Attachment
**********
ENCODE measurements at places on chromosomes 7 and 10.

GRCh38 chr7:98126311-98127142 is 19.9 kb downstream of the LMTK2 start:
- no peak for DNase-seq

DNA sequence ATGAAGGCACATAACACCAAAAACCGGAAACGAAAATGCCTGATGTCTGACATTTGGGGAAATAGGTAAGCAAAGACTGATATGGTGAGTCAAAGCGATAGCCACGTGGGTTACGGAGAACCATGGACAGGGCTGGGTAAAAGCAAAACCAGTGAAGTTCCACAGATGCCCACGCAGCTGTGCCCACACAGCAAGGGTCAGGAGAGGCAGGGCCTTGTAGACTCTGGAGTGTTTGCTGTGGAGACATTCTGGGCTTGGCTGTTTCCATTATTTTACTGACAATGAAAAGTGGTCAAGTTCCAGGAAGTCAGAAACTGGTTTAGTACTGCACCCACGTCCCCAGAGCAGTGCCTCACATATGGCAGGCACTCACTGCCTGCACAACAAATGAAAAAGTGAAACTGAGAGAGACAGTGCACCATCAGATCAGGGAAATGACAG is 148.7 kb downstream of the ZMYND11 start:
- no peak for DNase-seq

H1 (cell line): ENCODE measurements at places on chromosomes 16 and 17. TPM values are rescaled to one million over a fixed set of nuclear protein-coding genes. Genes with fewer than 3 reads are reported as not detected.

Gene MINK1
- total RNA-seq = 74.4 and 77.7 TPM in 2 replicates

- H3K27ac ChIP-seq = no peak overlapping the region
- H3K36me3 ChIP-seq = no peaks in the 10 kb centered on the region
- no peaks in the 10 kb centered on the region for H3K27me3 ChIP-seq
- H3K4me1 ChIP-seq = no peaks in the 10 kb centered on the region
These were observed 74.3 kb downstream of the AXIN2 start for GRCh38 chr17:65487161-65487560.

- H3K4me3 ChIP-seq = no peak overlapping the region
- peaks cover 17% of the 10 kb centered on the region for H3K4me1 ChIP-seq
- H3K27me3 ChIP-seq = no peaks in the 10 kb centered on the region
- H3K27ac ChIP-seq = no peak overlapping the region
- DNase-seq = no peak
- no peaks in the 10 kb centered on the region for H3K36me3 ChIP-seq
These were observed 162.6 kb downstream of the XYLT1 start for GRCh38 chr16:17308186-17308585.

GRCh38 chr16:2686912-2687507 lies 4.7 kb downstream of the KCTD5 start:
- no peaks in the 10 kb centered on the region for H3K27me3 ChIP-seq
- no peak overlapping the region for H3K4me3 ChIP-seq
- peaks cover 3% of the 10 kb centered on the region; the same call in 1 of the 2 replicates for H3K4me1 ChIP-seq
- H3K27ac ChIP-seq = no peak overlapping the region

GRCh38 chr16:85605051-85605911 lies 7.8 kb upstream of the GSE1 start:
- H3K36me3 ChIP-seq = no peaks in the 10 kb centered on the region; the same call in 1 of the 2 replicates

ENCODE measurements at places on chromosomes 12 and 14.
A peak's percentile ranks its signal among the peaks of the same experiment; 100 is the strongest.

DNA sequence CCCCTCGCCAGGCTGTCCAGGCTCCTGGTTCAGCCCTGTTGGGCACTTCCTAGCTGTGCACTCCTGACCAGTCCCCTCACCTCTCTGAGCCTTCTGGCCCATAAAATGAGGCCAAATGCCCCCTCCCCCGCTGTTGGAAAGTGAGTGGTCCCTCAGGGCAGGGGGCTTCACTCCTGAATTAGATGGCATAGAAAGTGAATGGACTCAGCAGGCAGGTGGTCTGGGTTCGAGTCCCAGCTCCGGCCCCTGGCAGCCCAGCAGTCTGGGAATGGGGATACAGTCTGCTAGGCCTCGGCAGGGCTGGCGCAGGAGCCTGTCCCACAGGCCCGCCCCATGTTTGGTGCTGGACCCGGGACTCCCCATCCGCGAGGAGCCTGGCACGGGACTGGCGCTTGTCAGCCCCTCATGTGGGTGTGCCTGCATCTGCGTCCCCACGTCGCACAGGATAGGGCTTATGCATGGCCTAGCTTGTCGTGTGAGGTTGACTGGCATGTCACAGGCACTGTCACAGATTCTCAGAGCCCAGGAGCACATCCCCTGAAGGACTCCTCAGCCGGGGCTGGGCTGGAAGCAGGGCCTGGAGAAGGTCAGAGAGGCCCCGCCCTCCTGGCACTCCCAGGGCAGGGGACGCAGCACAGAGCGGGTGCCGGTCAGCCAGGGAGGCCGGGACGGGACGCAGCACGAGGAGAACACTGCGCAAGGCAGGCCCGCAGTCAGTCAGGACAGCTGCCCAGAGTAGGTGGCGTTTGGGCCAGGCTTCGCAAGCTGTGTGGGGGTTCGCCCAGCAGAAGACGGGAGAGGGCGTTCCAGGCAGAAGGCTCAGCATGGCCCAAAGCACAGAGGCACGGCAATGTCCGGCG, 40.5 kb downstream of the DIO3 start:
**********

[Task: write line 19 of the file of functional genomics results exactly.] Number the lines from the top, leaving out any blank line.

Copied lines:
- no peaks in the 10 kb centered on the region for H3K36me3 ChIP-seq